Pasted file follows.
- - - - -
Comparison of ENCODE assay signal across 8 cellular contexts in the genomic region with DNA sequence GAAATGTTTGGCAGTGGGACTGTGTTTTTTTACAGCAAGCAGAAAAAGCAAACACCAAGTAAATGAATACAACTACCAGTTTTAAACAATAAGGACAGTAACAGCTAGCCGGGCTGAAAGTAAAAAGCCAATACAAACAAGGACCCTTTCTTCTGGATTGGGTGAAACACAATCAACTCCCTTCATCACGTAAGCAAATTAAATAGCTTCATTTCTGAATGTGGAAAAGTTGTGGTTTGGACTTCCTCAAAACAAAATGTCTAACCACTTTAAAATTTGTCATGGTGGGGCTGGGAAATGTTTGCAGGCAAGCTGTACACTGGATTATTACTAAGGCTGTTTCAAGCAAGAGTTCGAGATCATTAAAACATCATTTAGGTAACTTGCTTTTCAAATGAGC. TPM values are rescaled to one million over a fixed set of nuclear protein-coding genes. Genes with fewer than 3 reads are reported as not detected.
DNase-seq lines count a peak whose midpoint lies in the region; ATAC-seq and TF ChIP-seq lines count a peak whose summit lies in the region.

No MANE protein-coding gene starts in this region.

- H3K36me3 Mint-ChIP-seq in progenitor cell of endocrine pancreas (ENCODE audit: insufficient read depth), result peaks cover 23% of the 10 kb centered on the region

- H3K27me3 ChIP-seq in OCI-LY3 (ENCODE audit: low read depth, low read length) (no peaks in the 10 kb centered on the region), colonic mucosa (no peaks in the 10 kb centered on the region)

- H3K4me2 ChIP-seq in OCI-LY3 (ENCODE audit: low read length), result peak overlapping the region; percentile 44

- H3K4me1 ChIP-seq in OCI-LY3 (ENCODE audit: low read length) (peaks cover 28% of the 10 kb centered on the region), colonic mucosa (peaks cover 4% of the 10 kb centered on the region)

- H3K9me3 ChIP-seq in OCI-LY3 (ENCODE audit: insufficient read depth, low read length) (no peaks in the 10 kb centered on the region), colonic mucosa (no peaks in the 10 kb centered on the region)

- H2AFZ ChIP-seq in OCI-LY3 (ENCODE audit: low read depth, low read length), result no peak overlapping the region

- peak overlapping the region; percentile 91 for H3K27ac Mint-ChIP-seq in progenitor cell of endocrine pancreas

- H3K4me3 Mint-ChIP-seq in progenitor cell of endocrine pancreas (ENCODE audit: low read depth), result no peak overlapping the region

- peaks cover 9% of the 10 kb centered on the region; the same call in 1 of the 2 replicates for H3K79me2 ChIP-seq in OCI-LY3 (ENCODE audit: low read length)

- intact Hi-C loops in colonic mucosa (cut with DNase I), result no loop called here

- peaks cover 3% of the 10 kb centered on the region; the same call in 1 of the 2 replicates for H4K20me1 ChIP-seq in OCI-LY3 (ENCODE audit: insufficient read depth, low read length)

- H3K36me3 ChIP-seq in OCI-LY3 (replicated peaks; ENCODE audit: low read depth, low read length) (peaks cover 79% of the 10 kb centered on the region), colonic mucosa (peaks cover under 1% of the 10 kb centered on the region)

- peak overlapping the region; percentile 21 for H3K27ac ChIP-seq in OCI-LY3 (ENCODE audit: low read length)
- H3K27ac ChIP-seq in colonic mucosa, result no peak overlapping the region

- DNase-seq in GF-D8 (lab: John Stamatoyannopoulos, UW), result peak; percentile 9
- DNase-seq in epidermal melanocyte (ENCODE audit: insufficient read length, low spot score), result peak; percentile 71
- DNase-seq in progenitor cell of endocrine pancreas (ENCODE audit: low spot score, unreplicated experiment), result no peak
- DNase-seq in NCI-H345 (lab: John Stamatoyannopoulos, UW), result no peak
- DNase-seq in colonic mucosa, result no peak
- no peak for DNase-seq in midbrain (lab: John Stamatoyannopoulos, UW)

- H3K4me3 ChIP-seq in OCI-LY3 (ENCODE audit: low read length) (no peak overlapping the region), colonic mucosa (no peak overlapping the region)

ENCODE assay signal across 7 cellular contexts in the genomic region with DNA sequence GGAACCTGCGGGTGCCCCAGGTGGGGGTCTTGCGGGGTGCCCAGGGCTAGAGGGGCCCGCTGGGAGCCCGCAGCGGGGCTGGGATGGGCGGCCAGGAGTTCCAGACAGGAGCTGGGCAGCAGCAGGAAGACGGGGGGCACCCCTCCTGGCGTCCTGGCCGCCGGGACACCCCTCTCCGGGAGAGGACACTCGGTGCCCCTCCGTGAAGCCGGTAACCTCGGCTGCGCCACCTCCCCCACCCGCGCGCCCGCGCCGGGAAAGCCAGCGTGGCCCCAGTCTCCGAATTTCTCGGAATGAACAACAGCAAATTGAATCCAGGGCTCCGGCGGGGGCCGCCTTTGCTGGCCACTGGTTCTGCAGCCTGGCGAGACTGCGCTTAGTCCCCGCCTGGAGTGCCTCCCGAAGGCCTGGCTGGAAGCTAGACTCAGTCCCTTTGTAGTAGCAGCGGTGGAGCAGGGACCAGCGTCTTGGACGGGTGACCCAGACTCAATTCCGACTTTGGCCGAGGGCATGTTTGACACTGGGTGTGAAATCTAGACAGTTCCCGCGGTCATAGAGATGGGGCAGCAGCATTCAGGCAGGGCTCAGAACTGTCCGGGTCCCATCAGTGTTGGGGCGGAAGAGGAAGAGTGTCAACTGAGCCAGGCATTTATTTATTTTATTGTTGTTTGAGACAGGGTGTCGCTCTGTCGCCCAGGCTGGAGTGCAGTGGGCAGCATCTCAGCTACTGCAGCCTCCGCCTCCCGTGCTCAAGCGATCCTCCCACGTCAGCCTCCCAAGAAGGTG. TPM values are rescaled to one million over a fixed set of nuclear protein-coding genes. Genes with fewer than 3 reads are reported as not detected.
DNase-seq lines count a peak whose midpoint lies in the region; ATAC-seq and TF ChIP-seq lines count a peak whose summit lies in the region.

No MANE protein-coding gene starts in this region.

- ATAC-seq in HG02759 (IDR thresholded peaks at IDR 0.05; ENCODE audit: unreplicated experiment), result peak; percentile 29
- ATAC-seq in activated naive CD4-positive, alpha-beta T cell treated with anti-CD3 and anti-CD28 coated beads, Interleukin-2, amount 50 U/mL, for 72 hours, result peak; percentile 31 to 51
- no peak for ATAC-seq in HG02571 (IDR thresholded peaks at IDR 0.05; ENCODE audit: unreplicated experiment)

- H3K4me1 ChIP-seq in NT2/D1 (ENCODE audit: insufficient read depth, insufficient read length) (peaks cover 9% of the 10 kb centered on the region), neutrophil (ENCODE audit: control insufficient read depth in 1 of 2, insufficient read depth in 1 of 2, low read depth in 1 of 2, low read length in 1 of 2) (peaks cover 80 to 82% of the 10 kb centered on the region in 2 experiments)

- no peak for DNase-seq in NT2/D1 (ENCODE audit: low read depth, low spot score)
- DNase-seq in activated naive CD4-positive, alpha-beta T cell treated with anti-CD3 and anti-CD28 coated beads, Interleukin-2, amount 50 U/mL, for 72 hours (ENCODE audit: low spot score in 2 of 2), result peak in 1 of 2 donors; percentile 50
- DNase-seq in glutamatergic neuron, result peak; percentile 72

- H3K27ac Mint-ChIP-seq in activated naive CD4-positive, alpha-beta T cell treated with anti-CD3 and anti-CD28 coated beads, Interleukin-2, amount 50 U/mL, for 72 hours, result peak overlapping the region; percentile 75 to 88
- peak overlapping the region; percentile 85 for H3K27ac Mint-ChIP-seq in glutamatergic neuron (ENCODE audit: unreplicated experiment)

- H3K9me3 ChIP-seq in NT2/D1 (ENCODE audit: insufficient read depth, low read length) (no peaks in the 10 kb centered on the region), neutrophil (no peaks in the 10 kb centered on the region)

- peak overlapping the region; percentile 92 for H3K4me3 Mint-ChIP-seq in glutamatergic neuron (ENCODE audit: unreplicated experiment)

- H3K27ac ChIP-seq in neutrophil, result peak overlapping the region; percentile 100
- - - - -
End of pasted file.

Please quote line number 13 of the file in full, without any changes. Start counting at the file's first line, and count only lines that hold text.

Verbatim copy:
- intact Hi-C loops in colonic mucosa (cut with DNase I), result no loop called here